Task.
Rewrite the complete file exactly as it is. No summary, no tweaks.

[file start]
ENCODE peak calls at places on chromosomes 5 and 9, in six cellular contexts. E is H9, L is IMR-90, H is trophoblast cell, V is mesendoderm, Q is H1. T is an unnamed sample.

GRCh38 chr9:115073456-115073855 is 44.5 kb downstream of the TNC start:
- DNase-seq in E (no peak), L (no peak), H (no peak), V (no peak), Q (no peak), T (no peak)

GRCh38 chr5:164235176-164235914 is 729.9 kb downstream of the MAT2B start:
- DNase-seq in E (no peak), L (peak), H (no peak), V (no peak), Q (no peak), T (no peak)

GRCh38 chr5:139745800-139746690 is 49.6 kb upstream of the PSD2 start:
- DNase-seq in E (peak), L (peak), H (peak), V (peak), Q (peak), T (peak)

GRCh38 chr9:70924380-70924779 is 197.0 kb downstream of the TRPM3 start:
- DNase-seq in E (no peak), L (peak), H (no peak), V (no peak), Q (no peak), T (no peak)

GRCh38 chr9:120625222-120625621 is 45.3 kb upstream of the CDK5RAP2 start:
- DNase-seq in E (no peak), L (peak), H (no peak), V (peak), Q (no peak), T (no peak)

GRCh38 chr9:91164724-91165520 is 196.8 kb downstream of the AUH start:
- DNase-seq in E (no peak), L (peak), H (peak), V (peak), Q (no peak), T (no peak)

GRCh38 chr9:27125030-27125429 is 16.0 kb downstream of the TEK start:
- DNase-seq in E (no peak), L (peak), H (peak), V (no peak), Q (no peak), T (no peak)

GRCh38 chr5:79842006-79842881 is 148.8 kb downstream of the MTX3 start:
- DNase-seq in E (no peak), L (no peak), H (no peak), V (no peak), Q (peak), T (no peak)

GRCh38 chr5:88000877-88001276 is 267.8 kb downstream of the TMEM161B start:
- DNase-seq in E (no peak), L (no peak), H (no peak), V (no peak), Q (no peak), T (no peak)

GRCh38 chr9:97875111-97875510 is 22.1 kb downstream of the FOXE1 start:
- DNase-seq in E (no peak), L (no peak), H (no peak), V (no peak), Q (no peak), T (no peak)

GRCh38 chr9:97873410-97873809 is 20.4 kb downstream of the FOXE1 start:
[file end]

ENCODE peak calls at places on chromosomes 5 and 9, in six cellular contexts. E is H9, L is IMR-90, H is trophoblast cell, V is mesendoderm, Q is H1. T is an unnamed sample.

GRCh38 chr9:115073456-115073855 is 44.5 kb downstream of the TNC start:
- DNase-seq in E (no peak), L (no peak), H (no peak), V (no peak), Q (no peak), T (no peak)

GRCh38 chr5:164235176-164235914 is 729.9 kb downstream of the MAT2B start:
- DNase-seq in E (no peak), L (peak), H (no peak), V (no peak), Q (no peak), T (no peak)

GRCh38 chr5:139745800-139746690 is 49.6 kb upstream of the PSD2 start:
- DNase-seq in E (peak), L (peak), H (peak), V (peak), Q (peak), T (peak)

GRCh38 chr9:70924380-70924779 is 197.0 kb downstream of the TRPM3 start:
- DNase-seq in E (no peak), L (peak), H (no peak), V (no peak), Q (no peak), T (no peak)

GRCh38 chr9:120625222-120625621 is 45.3 kb upstream of the CDK5RAP2 start:
- DNase-seq in E (no peak), L (peak), H (no peak), V (peak), Q (no peak), T (no peak)

GRCh38 chr9:91164724-91165520 is 196.8 kb downstream of the AUH start:
- DNase-seq in E (no peak), L (peak), H (peak), V (peak), Q (no peak), T (no peak)

GRCh38 chr9:27125030-27125429 is 16.0 kb downstream of the TEK start:
- DNase-seq in E (no peak), L (peak), H (peak), V (no peak), Q (no peak), T (no peak)

GRCh38 chr5:79842006-79842881 is 148.8 kb downstream of the MTX3 start:
- DNase-seq in E (no peak), L (no peak), H (no peak), V (no peak), Q (peak), T (no peak)

GRCh38 chr5:88000877-88001276 is 267.8 kb downstream of the TMEM161B start:
- DNase-seq in E (no peak), L (no peak), H (no peak), V (no peak), Q (no peak), T (no peak)

GRCh38 chr9:97875111-97875510 is 22.1 kb downstream of the FOXE1 start:
- DNase-seq in E (no peak), L (no peak), H (no peak), V (no peak), Q (no peak), T (no peak)

GRCh38 chr9:97873410-97873809 is 20.4 kb downstream of the FOXE1 start: